Into this orgy of sacrificial archetypes-accompanied by the Faithful Servant theme in the relationship of Bogey and the black man Dooley Wilson- is inserted the theme of Unhappy Love: unhappy for Rick, who loves Ilse and cannot have her; unhappy for Ilse, who loves Rick and cannot leave with him; unhappy for Victor, who understands that he has not really kept Ilse. The interplay of unhappy loves produces various twists and turns: In the beginning Rick is unhappy because he does not understand why Ilse leaves him; then Victor is unhappy because he does not understand why Ilse is attracted to Rick; finally Ilse is unhappy because she does not understand why Rick makes her leave with her husband. These three unhappy (or Impossible) loves take the form of a Triangle. But in the archetypal love-triangle there is a Betrayed Husband and a Victorious Lover. Here instead both men are betrayed and suffer a loss, but, in this defeat (and over and above it) an additional element plays a part, so subtly that one is hardly aware of it. It is that, quite subliminally, a hint of male or Socratic love is established. Rick admires Victor, Victor is ambiguously attracted to Rick, and it almost seems at a certain point as if each of the two were playing out the duel of sacrifice in order to please the other.
Against the background of these intertwined ambiguities, the characters are stock figures, either all good or all bad. Victor plays a double role, as an agent of ambiguity in the love story, and an agent of clarity in the political intrigue — he is Beauty against the Nazi Beast. This theme of Civilization against Barbarism becomes entangled with the others, and to the melancholy of an Odyssean Return is added the warlike daring of an Iliad on open ground.Surrounding this dance of eternal myths, we see the historical myths, or rather the myths of the movies, duly served up again. Bogart himself embodies at least three: the Ambiguous Adventurer, compounded of cynicism and generosity; the Lovelorn Ascetic; and at the same time the Redeemed Drunkard:he has to be made a drunkard so that all of a sudden he can be redeemed, while he was already an ascetic, disappointed in love. Ingrid Bergman is the Enigmatic Woman, or Femme Fatale.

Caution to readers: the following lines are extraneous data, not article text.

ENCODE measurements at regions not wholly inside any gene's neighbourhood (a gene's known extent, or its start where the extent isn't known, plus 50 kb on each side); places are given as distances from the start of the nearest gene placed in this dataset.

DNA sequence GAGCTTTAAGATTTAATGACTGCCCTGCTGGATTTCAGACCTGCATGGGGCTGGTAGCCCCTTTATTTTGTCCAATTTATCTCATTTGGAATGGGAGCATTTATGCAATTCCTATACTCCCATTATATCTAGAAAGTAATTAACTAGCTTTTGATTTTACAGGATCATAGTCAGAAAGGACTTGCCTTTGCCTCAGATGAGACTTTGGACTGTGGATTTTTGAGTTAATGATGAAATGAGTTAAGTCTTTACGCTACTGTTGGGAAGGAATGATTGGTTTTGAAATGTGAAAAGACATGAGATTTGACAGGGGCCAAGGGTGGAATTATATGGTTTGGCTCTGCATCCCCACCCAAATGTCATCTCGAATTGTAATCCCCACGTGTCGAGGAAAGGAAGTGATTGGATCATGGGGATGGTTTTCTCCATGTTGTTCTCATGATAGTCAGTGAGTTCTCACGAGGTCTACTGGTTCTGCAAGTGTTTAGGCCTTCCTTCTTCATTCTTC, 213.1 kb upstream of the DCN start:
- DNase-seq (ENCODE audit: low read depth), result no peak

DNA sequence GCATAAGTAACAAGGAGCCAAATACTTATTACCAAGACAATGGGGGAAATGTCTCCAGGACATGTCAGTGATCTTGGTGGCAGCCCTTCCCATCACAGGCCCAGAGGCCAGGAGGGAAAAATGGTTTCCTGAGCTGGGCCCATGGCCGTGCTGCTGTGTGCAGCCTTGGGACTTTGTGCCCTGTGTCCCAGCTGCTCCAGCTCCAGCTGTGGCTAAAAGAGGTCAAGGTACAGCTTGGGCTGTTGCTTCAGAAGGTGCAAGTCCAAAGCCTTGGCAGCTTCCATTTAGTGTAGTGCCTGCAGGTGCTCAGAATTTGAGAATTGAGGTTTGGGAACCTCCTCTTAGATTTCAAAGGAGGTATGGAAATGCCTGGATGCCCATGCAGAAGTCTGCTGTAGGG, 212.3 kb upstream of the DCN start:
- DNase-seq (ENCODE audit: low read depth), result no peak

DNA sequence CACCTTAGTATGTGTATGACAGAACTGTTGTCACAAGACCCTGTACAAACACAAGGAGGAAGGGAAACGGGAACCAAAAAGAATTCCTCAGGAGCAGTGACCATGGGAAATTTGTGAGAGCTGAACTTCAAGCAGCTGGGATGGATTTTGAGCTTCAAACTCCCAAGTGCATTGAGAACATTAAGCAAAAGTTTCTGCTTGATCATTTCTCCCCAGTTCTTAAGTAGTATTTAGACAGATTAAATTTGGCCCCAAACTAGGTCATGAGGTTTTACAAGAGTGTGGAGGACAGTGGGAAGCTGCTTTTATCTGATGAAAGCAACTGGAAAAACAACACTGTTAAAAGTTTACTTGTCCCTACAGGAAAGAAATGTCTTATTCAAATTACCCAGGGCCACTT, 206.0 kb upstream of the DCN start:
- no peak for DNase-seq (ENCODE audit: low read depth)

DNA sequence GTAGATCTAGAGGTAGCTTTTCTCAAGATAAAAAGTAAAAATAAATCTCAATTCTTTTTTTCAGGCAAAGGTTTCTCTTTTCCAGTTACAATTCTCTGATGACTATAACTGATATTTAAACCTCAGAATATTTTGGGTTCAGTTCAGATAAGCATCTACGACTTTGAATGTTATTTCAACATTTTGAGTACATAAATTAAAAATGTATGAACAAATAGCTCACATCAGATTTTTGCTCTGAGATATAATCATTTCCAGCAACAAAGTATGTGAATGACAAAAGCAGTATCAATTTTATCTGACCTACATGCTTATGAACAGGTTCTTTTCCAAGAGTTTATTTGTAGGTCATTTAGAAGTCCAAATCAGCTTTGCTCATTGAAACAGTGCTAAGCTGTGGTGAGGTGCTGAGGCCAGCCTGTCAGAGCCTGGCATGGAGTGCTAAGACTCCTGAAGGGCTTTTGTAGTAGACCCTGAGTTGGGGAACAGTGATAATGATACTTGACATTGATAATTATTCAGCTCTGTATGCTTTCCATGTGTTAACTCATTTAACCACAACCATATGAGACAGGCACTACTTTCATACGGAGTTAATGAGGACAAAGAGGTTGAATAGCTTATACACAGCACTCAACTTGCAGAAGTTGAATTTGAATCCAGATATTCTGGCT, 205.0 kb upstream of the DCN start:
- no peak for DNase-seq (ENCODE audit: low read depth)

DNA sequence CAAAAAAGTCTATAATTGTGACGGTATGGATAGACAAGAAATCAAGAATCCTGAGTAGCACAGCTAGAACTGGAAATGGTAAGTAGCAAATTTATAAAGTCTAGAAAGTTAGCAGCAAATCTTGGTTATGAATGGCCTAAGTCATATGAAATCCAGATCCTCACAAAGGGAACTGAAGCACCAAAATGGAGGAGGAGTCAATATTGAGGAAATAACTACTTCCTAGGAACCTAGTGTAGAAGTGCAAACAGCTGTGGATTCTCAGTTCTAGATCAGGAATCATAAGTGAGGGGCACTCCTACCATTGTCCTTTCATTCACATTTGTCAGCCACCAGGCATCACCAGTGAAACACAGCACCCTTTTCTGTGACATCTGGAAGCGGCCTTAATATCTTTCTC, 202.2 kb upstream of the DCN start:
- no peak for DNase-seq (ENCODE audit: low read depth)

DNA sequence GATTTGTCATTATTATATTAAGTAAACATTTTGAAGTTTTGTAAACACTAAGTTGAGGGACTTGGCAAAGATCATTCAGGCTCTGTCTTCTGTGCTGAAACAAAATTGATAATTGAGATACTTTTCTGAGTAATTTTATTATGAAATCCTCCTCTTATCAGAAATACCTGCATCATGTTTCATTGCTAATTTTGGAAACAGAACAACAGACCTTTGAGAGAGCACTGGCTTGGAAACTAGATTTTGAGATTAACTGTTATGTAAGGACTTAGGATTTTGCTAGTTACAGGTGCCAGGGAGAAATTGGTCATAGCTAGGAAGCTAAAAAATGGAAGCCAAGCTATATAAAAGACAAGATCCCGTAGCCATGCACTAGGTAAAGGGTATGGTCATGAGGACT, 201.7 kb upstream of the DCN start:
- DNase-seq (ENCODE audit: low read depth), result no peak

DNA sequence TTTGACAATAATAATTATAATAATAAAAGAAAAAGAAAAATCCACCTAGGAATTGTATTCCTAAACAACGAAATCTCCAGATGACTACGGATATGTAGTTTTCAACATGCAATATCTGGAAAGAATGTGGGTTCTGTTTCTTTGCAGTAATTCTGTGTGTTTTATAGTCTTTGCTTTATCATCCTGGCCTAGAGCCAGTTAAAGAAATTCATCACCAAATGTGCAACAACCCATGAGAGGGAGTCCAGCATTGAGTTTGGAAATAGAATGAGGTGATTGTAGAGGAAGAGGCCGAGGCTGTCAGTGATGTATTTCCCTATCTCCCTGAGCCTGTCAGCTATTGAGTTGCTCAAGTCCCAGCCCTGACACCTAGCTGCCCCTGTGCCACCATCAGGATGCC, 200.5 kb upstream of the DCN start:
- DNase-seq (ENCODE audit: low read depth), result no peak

But precisely because all the archetypes are here, precisely because Casablanca cites countless other films, and each actor repeats a part played on other occasions, the resonance of inter-textuality plays upon the spectator. Casablanca brings with it, like a trail of perfume, other situations that the viewer brings to bear on it quite readily, taking them without realizing it from films that only appeared later, such as To Have and Have Not, where Bogart actually plays a Hemingway hero, while here in Casablanca he already attracts Hemingway-esque connotations by the simple fact that Rick, so we are told, fought in Spain (and, like Malraux, helped the Chinese Revolution). Peter Lorre drags in reminiscences of Fritz Lang; Conrad Veidt envelops his German officer in a faint aroma of The Cabinet of Dr. Caligari — he is not a ruthless, technological Nazi, but a nocturnal and diabolical Caesar.
Thus Casablanca is not just one film. It is many films, an anthology. Made haphazardly, it probably made itself, if not actually against the will of its authors and actors, then at least beyond their control. And this is the reason it works, in spite of aesthetic theories and theories of film making. For in it there unfolds with almost telluric force the power of Narrative in its natural state, without Art intervening to discipline it. And so we can accept it when characters change mood, morality, and psychology from one moment to the next, when conspirators cough to interrupt the conversation if a spy is approaching, when whores weep at the sound of “La Marseillaise.”
When all the archtypes burst in shamelessly, we reach Homeric depths. Two cliches make us laugh. A hundred cliches move us. For we sense dimly that the cliches are talking among themselves, and celebrating a reunion. Just as the height of pain may encounter sensual pleasure, and the height of perversion border on mystical energy, so too the height of banality allows us to catch a glimpse of the sublime. Something has spoken in place of the director. If nothi